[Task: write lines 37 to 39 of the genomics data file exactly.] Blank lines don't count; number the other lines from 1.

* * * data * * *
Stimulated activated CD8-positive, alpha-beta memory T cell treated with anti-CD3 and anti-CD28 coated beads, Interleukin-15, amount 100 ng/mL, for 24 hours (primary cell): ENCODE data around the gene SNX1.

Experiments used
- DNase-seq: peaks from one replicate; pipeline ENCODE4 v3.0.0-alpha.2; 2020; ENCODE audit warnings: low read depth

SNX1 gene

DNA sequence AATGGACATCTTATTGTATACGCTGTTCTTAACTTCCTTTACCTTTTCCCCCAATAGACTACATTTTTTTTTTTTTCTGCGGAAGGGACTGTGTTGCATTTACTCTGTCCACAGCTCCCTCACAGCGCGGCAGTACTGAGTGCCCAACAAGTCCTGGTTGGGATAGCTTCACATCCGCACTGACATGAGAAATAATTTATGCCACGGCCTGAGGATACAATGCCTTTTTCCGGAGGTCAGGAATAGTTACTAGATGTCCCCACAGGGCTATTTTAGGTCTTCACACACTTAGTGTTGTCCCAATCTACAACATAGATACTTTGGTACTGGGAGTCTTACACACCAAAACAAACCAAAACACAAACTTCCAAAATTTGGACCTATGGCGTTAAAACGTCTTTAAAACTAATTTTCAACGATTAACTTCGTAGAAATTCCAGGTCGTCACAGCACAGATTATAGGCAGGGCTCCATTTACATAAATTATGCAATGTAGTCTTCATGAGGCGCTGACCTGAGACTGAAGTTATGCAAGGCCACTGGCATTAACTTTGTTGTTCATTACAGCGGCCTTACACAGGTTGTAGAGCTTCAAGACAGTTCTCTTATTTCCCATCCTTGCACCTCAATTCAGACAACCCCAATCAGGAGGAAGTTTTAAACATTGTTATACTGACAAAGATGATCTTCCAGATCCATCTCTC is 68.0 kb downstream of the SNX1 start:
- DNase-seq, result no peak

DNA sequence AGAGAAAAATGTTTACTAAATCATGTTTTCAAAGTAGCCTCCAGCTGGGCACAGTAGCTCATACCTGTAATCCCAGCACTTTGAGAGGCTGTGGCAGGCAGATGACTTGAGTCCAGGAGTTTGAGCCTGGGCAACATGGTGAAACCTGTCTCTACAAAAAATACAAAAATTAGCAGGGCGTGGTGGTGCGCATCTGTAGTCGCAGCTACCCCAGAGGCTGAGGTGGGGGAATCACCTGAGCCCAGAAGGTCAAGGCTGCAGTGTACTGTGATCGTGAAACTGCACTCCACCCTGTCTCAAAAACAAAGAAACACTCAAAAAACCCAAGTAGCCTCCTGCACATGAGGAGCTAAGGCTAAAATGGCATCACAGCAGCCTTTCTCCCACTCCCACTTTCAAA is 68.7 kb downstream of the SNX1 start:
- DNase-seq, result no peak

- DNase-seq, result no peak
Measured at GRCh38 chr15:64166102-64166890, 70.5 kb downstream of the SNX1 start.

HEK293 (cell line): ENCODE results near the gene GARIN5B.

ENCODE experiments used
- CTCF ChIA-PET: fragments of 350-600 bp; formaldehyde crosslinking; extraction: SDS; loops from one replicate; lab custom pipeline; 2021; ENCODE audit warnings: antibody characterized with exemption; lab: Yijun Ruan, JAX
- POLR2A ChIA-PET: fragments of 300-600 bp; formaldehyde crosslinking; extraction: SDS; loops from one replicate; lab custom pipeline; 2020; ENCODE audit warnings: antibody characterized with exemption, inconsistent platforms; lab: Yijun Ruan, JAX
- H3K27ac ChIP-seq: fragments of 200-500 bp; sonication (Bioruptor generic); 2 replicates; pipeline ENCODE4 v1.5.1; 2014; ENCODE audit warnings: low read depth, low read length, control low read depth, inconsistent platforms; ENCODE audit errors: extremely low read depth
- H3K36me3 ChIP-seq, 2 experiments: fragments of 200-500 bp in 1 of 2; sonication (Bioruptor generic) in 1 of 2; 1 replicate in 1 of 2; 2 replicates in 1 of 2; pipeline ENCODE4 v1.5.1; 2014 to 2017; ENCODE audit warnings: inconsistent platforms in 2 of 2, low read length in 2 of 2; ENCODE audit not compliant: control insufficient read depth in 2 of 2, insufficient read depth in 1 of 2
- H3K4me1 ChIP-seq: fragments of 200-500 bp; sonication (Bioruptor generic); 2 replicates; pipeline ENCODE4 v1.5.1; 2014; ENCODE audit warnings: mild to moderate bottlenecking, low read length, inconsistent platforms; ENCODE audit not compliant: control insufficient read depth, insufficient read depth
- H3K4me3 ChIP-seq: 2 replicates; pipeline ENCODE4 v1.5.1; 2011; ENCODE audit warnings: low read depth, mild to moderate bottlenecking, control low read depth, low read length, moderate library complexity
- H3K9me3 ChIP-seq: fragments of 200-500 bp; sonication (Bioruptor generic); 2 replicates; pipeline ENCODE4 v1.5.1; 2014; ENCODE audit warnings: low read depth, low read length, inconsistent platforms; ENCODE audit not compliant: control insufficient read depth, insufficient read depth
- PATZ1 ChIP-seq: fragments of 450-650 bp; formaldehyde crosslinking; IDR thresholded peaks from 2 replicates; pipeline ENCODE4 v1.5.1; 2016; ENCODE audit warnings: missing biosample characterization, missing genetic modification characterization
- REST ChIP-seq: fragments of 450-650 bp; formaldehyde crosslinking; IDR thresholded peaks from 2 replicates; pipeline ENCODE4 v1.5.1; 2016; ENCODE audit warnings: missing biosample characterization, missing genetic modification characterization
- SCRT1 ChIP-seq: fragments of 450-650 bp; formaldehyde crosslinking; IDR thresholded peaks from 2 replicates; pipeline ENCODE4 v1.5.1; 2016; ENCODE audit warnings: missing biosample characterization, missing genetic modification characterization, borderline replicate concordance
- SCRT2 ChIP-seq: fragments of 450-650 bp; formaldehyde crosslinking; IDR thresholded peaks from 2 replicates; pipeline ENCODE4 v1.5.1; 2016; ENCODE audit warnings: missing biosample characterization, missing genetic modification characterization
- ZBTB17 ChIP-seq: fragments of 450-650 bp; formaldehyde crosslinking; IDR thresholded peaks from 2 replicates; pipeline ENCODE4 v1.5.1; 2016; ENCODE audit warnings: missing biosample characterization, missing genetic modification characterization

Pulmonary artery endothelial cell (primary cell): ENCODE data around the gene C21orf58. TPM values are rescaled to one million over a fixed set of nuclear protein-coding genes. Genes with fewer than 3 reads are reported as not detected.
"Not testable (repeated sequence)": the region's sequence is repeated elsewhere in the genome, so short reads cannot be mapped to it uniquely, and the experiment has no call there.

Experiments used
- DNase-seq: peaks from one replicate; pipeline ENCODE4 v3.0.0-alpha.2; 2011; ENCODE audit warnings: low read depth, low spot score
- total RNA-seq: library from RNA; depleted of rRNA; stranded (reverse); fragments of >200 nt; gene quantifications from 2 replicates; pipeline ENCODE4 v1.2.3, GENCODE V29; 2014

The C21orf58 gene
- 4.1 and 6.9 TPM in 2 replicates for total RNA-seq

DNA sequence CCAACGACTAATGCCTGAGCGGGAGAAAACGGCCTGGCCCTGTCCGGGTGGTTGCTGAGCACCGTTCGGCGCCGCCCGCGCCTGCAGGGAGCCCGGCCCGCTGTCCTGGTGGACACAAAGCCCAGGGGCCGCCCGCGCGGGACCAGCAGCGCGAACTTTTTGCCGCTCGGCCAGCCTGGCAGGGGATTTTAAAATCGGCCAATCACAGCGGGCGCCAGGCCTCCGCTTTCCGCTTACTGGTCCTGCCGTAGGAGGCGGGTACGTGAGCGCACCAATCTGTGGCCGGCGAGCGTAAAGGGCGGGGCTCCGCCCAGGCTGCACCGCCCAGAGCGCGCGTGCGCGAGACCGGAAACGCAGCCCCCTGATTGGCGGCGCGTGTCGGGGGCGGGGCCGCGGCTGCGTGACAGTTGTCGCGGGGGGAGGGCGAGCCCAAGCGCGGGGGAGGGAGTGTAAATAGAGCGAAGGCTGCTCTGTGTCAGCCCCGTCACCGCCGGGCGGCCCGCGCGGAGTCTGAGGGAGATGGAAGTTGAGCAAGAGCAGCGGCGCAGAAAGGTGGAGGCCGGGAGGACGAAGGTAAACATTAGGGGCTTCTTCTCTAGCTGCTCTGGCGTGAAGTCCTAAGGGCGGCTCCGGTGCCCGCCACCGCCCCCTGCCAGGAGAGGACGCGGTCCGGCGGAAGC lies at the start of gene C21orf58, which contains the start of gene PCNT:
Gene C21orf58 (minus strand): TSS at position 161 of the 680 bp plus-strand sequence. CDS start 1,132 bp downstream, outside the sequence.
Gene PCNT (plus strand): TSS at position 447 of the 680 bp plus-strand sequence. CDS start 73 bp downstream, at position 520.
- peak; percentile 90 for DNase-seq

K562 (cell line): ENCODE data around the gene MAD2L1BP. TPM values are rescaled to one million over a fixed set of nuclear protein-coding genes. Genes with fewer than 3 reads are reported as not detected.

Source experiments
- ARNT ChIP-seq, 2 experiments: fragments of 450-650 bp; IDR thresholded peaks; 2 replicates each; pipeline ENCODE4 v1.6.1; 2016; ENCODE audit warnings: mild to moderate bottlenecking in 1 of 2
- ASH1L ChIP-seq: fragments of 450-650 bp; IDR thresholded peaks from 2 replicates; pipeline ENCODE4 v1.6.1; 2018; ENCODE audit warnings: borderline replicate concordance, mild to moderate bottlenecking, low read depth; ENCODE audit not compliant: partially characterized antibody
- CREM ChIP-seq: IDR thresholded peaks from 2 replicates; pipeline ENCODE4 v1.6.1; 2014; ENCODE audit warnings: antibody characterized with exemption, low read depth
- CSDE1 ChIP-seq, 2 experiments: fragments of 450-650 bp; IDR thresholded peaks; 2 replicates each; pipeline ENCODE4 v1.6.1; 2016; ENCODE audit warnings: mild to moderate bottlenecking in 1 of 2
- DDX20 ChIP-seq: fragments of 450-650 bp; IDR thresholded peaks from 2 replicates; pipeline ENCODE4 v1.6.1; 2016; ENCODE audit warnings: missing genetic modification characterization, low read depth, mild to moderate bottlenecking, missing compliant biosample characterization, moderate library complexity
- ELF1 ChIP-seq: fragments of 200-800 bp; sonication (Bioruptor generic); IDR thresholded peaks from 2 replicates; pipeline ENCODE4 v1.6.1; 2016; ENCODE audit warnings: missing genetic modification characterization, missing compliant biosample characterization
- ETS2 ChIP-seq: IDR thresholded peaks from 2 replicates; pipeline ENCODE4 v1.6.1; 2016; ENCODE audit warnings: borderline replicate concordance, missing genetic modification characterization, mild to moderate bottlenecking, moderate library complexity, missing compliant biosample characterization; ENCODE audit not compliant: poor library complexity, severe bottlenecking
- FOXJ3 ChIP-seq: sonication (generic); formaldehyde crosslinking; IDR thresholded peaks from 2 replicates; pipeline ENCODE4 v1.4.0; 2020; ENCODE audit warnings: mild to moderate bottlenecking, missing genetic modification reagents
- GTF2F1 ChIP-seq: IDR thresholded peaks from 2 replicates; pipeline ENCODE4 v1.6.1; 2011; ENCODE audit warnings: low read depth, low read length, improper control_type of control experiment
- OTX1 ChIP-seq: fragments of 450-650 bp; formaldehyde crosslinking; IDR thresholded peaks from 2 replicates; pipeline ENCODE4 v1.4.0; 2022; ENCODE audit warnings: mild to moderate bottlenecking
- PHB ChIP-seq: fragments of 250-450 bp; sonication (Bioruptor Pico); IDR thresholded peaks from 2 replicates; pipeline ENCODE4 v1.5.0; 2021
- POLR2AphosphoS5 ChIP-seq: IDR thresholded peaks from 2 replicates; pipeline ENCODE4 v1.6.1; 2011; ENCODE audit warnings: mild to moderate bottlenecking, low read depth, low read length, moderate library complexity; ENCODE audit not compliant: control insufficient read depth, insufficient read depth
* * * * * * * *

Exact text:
Source experiments
- ARNT ChIP-seq, 2 experiments: fragments of 450-650 bp; IDR thresholded peaks; 2 replicates each; pipeline ENCODE4 v1.6.1; 2016; ENCODE audit warnings: mild to moderate bottlenecking in 1 of 2
- ASH1L ChIP-seq: fragments of 450-650 bp; IDR thresholded peaks from 2 replicates; pipeline ENCODE4 v1.6.1; 2018; ENCODE audit warnings: borderline replicate concordance, mild to moderate bottlenecking, low read depth; ENCODE audit not compliant: partially characterized antibody